By Aiden Flynn, Exploristics CEO
Recently, I visited the historic city of Stockholm in Sweden. While there I had the chance to explore the Vasa Museum, where the wooden galleon the Vasa is displayed. Costing the equivalent of 5% of Swedish Gross National Product to build, this remarkably preserved ship sank to bottom of Stockholm harbour on its maiden voyage in 1628. Since being raised in 1961, engineers and historians have investigated the causes of its premature sinking. The story of its build, demise and salvage are presented at the museum. Here, I was struck by the common mistakes that can be made when designing a project whether it’s a warship or a clinical trial.
The 17th century galleon ‘The Vasa’ at the Vasa Museum in Stockholm, Sweden.
What went wrong?
Multiple investigations have found that four main factors probably contributed to its failure:
- Changing specifications
The ship was originally ordered by King Gustav II Adolph of Sweden in January 1625. Sweden was involved in the Thirty Years War and needed more ships for its Navy. So, the King asked for four to be built over the next four years, including the Vasa. In the ensuing months, he would change his order several times.
- Innovating under unreasonable time pressure
In September 1625, the Swedish Navy lost ten ships in battle, so the ship building schedule was accelerated to compensate. The King now also wished to incorporate a second gun deck. The Vasa was originally designed to have one gun-deck, but the Danish were building ships with two. More guns could be decisive in battle but incorporating them involved design trade-offs. Double-gun decks were cutting-edge warship design so there were no standard plans to consult for this complex modification. Under time-pressure, the ship’s dimensions were simply scaled up to accommodate their size. This resulted in the vessel becoming much wider at the top than the bottom than originally planned, raising its centre of gravity.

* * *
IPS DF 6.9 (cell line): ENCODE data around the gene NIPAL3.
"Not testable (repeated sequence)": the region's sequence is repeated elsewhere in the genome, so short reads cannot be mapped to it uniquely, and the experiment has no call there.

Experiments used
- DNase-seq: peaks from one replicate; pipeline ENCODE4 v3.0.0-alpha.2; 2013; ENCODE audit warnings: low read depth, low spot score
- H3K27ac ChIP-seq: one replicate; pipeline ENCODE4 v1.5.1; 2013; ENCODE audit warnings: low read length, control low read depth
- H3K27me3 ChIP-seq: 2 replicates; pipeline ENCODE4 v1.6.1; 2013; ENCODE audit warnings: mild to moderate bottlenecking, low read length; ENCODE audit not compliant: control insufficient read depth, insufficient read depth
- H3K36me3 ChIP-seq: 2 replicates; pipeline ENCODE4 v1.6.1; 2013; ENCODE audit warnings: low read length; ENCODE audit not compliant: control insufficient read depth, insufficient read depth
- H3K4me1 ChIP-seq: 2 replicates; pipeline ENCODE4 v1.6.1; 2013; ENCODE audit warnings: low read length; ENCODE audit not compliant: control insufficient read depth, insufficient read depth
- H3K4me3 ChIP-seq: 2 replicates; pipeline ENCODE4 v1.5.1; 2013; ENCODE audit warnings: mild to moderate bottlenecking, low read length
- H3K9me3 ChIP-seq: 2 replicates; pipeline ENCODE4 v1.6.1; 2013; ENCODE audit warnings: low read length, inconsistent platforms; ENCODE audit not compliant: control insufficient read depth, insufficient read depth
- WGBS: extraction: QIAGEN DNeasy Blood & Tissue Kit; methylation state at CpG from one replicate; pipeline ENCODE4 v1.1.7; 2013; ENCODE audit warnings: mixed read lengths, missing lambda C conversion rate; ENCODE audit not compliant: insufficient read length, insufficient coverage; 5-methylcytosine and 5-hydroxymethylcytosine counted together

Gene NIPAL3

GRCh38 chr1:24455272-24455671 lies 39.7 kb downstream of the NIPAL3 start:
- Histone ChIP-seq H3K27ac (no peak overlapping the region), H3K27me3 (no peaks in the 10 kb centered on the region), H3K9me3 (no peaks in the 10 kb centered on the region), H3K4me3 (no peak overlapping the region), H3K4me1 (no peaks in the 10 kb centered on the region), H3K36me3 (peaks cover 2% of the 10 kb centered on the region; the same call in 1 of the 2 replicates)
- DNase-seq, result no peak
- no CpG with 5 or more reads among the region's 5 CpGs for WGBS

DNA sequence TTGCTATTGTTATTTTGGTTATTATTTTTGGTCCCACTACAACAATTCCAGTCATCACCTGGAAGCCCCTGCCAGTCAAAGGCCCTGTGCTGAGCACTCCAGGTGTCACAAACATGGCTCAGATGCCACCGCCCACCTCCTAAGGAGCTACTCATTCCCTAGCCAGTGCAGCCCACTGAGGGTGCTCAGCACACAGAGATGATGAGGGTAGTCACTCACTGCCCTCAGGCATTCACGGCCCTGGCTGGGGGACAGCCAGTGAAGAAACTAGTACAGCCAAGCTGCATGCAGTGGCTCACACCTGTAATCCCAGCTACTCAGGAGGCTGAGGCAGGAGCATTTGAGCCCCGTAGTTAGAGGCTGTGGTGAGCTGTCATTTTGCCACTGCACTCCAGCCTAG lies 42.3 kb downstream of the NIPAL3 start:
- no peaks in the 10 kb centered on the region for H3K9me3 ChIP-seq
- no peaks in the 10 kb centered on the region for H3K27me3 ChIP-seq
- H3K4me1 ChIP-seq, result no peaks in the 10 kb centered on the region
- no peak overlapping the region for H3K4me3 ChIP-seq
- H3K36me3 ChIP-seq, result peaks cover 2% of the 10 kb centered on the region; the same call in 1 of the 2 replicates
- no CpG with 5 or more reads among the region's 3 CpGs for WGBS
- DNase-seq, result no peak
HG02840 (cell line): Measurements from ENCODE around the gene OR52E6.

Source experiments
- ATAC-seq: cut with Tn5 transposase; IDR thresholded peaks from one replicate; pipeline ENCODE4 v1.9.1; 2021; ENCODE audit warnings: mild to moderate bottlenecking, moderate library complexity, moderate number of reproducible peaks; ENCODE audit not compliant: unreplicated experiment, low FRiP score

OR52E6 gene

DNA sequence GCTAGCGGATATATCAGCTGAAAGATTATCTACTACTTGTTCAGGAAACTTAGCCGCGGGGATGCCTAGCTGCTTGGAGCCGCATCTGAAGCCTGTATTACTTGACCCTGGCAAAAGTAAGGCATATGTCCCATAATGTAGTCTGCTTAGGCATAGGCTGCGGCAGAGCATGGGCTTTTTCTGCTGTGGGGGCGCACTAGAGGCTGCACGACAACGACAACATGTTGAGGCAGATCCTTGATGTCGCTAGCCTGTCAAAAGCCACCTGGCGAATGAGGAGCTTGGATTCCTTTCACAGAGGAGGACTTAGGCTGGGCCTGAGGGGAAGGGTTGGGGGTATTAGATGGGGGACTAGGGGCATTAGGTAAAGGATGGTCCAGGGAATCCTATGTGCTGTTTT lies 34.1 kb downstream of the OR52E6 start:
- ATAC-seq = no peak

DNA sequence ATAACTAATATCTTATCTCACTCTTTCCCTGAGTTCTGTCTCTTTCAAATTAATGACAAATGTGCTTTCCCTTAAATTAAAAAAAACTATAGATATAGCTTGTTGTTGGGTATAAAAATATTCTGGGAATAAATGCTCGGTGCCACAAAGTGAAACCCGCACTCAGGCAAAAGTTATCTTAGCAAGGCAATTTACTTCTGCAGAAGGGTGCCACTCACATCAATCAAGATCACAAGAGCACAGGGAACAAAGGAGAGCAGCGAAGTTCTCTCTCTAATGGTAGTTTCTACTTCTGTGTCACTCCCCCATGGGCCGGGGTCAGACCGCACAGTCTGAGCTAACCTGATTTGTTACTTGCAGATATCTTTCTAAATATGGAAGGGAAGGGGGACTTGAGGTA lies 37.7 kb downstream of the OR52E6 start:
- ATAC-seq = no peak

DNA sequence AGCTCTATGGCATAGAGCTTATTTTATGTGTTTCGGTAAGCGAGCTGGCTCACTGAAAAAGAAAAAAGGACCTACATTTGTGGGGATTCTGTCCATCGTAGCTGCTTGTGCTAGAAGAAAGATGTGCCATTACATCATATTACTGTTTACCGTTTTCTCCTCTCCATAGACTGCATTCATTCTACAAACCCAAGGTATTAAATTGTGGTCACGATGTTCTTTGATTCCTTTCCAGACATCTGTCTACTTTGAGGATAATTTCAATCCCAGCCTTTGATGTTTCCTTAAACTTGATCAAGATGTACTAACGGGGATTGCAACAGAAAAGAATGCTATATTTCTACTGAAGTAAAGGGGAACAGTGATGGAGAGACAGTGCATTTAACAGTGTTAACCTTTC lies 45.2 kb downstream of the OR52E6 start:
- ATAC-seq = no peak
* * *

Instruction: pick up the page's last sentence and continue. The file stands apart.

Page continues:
- Lack of documentation or a coherent project plan
A year before the new completion date for the Vasa, the senior ship designer died. He had not documented his plans for the amended design and there were no detailed project specifications. At the time, five teams of shipwrights were building different segments of the hull. There was no intercommunication between them.
- Lack of scientific methods and reasoning
On its completion, the ship was tested in Stockholm harbour and found to be highly unstable. In 1628 there were no known scientific methods for measuring stability, centre of gravity and toppling. It was common for sea captains to use trial and error to optimise these factors. No one knew how to stabilise the Vasa given its innovative design and so under time pressure the ship was launched.
Outcome and recovery
In August 1628, the Vasa sailed from Stockholm harbour with its gun portals open. It had travelled less than two nautical miles when a gust of wind caught its sails, causing it to topple. Water poured in through the open portals, and the ship sank resulting in 53 deaths. During the inquest details of the poor stability were revealed. Recovery attempts were made but without success.
In 1956 the wreck was rediscovered initiating a complex and costly recovery mission lasting five years. Rescuing the wreck involved one year evaluating and planning potential recovery methods, two years digging tunnels under the ship for steel cables to attach to lifting pontoons, and two years lifting. The salvage operation took more than 1,300 dives.